Satemwa Tea Estate is located in the Shire Highlands of southern Malawi. Tea is a major employer and earner of foreign exchange for the Malawian economy.
One of the oldest tea estates in Malawi, it was founded in 1923 by Maclean Kay, a Scottish emigrant and former rubber planter in Malaya, and has been handed down from generation to generation of the Cathcart-Kay family.
Half of the estate workers live on the estate, the others in nearby villages. Off-estate, only 40% of workers’ houses have iron sheet roofing rather than thatched roofs and only 20% have access to safe drinking water. Almost half of workers’ children drop out of primary school and only 30% continue to secondary education. Workers traditionally struggle to buy enough food during the dry, off-peak season when little tea is harvested and sold. With 99% of production destined for export markets, tea is the second largest export after tobacco and accounts for 8% of the country’s total export earnings. More than 93% of tea is produced by privately-owned tea estates, the remainder by around 12,000 small-scale farmers.
Production and sales
Tea is planted on three sites covering 890 hectares. Satemwa employs 2,500 workers in the peak tea growing season, a third of them women. After plucking, the green leaf is transported to the estate factory where it is processed into black tea. The estate grows 500 hectares of eucalyptus for use by the factory as wood fuel in the tea drying process. The estate also buys in green leaf from 160 members of Msuwadzi Smallholders Association, a Fairtrade certified group of tea farmers.
Annual tea production is between 2.1 million and 2.7 million kilos (2,100 to 2,700 tonnes), depending on growing conditions, and productivity is around 2,500 kilos per hectare.
Changing weather patterns and an increase in pests and disease are reducing yields, forcing the estate to implement mitigation measures such as an irrigation system and replanting tea bushes with drought and pest resistant varieties.
Satemwa was Fairtrade certified in December 2007. In 2011/12, Fairtrade sales accounted for 14% of total sales. For these sales Satemwa receives the Fairtrade Minimum Price or the auction price if higher. There is an additional Fairtrade Premium of US$0.50 per kilo of tea for workers to invest in community projects selected by workers. The projects and Premium fund are managed by a Joint Body (JB) made up of elected workers’ representatives and one or more management representatives who use their skills and experience to guide the JB in project management, finance, accounts, and administration, while the overall decision-making power rests with the elected members.
Satemwa workers report that working conditions have improved significantly since Fairtrade certification: relations between workers and management have changed from difficult to cordial; maternity leave has been increased from eight to 12 weeks; workers receive six-monthly medical check-ups; field toilets have been installed; improved protective clothing and equipment is supplied. Workers say they can now pay school fees and some have invested in small businesses to diversify incomes. Many now possess mobile phones, radios and bicycles, and have purchased furniture, chickens and goats and improved their housing by replacing thatched roofs with iron sheets.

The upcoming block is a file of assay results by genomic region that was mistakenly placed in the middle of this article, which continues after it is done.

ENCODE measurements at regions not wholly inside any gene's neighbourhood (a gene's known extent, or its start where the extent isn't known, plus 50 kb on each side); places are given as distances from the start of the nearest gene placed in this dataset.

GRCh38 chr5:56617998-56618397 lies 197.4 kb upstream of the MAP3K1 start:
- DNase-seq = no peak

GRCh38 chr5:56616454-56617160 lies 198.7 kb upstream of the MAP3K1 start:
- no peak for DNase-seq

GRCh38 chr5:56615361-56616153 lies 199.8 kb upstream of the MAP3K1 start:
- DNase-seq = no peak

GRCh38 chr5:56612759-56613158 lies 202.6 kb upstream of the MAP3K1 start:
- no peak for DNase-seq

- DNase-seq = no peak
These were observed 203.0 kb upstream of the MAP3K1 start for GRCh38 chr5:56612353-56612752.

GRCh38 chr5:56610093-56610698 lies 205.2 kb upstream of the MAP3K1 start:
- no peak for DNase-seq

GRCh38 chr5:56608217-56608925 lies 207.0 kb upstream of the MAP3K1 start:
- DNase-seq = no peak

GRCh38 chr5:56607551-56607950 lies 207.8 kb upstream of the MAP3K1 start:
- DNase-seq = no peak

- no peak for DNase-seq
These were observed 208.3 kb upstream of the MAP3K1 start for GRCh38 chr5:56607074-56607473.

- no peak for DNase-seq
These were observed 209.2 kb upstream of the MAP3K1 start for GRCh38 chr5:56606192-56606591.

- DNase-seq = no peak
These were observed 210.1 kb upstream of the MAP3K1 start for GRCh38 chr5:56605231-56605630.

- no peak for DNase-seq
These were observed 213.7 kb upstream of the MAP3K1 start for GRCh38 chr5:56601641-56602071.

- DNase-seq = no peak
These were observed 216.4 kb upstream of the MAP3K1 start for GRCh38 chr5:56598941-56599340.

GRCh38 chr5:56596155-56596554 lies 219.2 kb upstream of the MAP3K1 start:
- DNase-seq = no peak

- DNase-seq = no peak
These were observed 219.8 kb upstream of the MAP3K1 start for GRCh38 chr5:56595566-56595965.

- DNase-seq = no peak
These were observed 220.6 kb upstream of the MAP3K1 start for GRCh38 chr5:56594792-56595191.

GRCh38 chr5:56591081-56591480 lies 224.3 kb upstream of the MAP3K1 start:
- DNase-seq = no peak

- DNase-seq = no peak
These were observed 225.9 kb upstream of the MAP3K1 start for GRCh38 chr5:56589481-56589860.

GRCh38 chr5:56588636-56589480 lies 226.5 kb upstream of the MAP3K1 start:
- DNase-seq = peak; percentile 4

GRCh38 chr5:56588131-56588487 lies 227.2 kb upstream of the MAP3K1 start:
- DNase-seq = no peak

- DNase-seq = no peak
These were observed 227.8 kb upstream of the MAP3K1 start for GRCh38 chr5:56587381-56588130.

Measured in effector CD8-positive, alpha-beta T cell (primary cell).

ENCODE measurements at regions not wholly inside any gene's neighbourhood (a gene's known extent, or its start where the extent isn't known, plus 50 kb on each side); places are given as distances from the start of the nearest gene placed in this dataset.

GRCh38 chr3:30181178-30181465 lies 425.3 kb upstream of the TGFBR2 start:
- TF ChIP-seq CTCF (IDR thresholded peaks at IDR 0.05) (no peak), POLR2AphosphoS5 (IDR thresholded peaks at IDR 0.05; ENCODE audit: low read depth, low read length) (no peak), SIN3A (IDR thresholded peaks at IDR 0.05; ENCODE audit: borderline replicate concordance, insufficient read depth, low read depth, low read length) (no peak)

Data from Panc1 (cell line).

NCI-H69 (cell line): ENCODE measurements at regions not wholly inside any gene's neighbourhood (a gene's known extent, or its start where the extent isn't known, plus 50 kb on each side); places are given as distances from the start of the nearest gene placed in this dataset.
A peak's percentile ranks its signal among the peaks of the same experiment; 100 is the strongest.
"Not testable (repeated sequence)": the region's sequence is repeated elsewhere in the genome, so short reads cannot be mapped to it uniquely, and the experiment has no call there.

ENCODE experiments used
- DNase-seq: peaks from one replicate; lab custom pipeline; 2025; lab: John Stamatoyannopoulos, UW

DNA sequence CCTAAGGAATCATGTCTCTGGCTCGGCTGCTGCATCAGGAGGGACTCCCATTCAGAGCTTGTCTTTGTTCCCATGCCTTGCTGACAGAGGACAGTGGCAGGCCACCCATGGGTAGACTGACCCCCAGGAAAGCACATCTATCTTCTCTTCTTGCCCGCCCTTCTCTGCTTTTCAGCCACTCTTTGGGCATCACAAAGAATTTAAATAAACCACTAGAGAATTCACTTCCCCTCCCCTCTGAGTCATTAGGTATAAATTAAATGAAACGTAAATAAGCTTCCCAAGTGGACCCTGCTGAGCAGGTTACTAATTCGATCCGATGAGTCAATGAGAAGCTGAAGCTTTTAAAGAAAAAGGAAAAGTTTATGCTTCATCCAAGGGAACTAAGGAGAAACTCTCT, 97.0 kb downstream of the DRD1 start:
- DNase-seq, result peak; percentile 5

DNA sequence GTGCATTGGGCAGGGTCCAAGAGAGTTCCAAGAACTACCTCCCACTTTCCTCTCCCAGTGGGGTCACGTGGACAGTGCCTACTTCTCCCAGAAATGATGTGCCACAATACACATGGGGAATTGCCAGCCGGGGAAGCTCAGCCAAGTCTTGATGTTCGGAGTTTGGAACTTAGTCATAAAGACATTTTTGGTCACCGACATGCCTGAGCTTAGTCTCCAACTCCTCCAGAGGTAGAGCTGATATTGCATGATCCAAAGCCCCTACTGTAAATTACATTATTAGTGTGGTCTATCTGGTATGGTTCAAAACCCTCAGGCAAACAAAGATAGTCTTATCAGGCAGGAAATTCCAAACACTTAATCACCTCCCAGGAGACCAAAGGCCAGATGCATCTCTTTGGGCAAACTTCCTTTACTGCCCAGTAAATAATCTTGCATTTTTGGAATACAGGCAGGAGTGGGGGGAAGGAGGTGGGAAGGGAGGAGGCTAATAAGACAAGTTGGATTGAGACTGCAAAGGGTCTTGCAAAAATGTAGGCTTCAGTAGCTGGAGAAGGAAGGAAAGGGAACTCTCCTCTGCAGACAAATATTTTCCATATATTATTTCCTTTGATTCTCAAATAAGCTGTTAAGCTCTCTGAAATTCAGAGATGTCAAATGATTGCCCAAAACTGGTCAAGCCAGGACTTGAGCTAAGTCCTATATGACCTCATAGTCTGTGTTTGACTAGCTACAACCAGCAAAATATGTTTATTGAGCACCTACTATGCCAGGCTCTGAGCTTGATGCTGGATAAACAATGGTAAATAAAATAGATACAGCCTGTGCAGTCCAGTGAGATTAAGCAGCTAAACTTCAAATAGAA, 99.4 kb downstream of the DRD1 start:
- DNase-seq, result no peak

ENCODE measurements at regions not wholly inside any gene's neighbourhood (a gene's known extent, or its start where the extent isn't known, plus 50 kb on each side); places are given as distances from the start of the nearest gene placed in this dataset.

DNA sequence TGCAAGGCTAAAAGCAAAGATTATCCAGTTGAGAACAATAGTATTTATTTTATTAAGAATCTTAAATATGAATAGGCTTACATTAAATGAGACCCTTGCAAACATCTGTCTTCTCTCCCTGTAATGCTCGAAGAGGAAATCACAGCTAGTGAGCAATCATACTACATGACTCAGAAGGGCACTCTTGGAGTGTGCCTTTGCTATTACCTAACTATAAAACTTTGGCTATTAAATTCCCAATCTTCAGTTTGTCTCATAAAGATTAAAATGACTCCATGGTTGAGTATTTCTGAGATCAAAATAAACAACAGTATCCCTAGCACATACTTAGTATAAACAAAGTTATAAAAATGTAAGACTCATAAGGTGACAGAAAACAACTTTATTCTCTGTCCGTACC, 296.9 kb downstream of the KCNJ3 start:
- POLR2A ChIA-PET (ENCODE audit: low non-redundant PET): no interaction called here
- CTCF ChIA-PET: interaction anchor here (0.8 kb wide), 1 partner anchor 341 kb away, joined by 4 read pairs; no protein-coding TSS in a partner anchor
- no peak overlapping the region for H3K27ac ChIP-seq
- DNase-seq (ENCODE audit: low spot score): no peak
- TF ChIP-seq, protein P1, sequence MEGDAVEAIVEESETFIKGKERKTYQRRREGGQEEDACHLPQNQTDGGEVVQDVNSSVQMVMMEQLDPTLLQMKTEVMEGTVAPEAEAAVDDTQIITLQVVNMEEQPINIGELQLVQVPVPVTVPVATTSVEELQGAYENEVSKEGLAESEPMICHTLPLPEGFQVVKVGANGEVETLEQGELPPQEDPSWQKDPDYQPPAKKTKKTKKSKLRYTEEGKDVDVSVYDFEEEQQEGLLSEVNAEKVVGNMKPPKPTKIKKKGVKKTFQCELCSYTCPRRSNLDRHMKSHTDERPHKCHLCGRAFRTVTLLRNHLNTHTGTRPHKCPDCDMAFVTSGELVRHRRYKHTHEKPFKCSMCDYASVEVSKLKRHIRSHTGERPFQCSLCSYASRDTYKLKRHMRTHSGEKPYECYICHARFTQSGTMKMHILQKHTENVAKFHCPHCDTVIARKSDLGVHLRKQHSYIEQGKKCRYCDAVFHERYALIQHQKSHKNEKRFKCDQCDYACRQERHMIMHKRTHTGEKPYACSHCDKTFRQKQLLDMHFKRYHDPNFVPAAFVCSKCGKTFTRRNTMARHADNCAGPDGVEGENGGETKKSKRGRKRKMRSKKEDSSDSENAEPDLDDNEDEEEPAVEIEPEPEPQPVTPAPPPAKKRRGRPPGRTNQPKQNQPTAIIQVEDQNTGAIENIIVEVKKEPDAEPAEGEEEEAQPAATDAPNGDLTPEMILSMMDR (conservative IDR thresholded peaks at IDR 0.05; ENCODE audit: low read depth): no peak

Fairtrade Premium projects
- Construction of guardian shelter with water, electricity and toilets at Thyolo District Hospital – for the use of patients’ relatives, who previously had to cook outside and sleep in hospital corridors.
- Construction of a maternity wing and two ambulance garages at two hospitals.
- Support for family planning clinic.
- Distribution of subsidised mosquito nets and anti-malarial drugs.
- Drilling of bore holes to provide piped clean drinking water for more than 4,500 people.
- Construction of housing for 20 teachers and classroom blocks for three primary schools, equipped with 135 desks for children who previously had to sit on the floor.
- Bursaries for children of workers and the wider community to attend secondary school.
- Adult education classes for over 500 workers – many dropped out of school and are illiterate.
- Provision of electricity to more than 1,100 workers’ houses via subsidised solar panels. They provide lighting for children to study at night, power radios and recharge phones – workers no longer need to buy expensive paraffin or deplete wood resources.
- Distribution of energy saving stoves to mitigate the effects of climate change.
- Construction of roads and footbridges to improve access between villages.
- Subsidised maize distribution scheme has increased food security during the off-peak season and subsidised fertiliser scheme has increased maize harvests from workers’ own gardens.